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So Much Staying Alive And Love [Import]

Joan of Arc Audio CD
3.3 out of 5 stars  See all reviews (6 customer reviews)
Price: CDN$ 10.31
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Most helpful customer reviews
4.0 out of 5 stars A Challenging Listen, but brilliant March 22 2004
Format:Audio CD
For those who are expecting another How Memory Works or Live in Chicago, hold your horses. Joan of Arc has grown up. Just like previous albums, Joan of Arc's So Much Staying Alive and Lovelessness is a fantastic psychedelic brain trip that challenges the ideas of rhythm, melody, and coherence. But the similarities stop there. Quite simply, Joan of Arc has put out thier rock album. Upon first listen I hated this record. However I usually find that the hard to listen to records usually become my favorites after repeated listens. There is something both disturbing and soothing about Joan of Arc's seemingly random guitar meanderings, subtle beats and Tim Kinsella's neurotic, yet buttery voice. Once you allow your brain to accept the experimental nature of the music you begin to hear how brilliant it really is. It is not at all random, but a well orchestrated, complicated masterpiece that truly defies genre. It's like listening to Sonic Youth if they were really into new Radiohead with Nick Drake as the mouthpiece. For those of you who REALLY appreciate music for music's sake, or old Joan of Arc fans, challenge yourself by trying this album out and see if it doesn't grow on you. I give this CD a 4/5 for originality, and better listenability than most of thier previous albums. Great.
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Format:Audio CD
Calling Joan of Arc a "band" is something of a misnomer. They've always seemed like more of an art project than your standard rock group. Joan of Arc songs lurch in all different directions: some sound impossibly complex, others willfully tossed off. Tempos change frequently and without warning, guitars weave and wind around each other, and random noise seeps in through the cracks. Over it all, Kinsella moans, croons, and howls lyrics about linguistics, trash culture, and obscure French films. Is it any wonder he's half-jokingly said his band plays "music that no one likes"?
But people do like Joan of Arc, and there are a lot of worthwhile, adventurous ideas happening all over Lovelessness. "The Infinite Blessed Yes" is a beautifully drifting tune that almost feels poppy despite its odd time signature and impenetrable lyrics. She said you can't be so quietly gay / Cuz I already am and no one will ever let you keep anything they know you have. And "Perfect Need and Perfect Completion" has an almost straightforward (although still a bit oblique) narrative, revealing a movement away from the too-smart-for-his-own-good approach that has plagued other Kinsella releases. Perhaps most interesting is "Mr. Participation Billy," in which the singer details random acts of violence over a jaunty piano melody. Never has anyone sung "he got his pelvis smashed with a baseball bat" so sweetly.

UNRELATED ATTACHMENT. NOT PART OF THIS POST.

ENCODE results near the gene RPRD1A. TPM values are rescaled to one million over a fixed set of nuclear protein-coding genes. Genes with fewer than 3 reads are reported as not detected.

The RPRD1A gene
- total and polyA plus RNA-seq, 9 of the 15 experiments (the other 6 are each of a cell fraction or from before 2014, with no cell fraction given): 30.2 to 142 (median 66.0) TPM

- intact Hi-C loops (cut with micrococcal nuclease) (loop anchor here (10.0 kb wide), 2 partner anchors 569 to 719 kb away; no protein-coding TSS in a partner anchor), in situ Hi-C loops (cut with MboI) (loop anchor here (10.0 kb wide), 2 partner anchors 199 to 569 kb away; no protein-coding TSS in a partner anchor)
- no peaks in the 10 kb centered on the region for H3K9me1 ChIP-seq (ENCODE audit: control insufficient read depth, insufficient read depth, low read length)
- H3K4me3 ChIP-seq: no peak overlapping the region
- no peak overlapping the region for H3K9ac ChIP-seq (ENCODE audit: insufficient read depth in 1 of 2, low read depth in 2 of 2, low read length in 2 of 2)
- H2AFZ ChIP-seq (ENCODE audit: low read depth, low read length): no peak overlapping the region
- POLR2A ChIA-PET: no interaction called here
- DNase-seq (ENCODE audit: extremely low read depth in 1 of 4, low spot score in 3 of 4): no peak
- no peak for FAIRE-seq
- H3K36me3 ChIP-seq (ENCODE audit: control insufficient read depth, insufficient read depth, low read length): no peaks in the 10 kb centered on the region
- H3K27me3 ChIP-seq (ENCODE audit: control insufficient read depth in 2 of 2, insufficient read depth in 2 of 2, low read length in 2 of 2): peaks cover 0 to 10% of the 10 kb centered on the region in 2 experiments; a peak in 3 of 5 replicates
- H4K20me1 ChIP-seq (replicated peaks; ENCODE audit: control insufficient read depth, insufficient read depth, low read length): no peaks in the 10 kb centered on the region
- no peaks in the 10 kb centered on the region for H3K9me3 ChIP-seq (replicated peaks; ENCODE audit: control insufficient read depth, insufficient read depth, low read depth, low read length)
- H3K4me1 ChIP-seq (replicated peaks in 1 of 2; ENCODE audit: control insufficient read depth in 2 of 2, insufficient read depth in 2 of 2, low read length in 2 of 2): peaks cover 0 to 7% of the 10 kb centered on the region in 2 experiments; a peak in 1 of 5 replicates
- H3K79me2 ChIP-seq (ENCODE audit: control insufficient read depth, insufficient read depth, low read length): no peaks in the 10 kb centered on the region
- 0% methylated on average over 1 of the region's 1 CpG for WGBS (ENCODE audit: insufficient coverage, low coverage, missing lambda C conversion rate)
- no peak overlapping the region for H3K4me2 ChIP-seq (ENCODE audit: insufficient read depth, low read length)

Whether you find Kinsella's brand of experimental pop insufferably pretentious or delightfully challenging (I find it a bit of both), you have to give the man credit for his vision. Indie rockers are often content to run their sound into the ground, content to play things safe. But Joan of Arc seem to work without a net, allowing their impulses and instincts to guide them, no matter what the consequences. The ride may be a bumpy one, but that doesn't mean its not exhilarating.
Tyler Wilcox
February 10, 2003
Junkmedia Review
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5.0 out of 5 stars they decided to try Feb. 12 2003
By Gren
Format:Audio CD
It's about that time of the night. And to be honest with you, i'm not feeling let down with this joan of arc (ii) record. the absolute least that can be said about it is that it has 11 tracks AND 11 actual songs on it. The eerie thing is though: that's exactly what is unexpected of Joan of Arc... have they decided to try making music more accessible than an inside joke? it's a chilling day, has it already arrived?
maybe this change comes because tim is finally getting to that age where it's time to settle down. it's suggested with some of the lyrics. for instance, the song, "dead together" tim sings, "we'll be woven together in earthworms." how romantic. it's nice to see that he's really concerned about his future now, and finding the lovely lady willing to be buried in earthworms with him.
more importantly, as far as the other aspects of the cd... it's definitely a joan of arc record as far as atmosphere. but it sounds more like a more stripped down owls sound with the mood of need new body. that really doesn't make any sense... and neither do these songs. there are still awkward joan of arc dischordances... but with fewer dead spaces. it's like they have attention spans no shorter than comatose drone now too. the music's catchiness relies on patterns of dischordance where it fight itself... but suddenly in all of the weird awkwardness something catchy and unusually pretty pops out. mais, it works
there's quite an assortment of sounds on here. for instance, on the last song it sounds like he reverts to a cap'n jazz song towards the end reading out a prose-sounding dialogue. then, there are other times when the music sounds like the flaming lips were writing the score to willy wonka and the chocolate factory.
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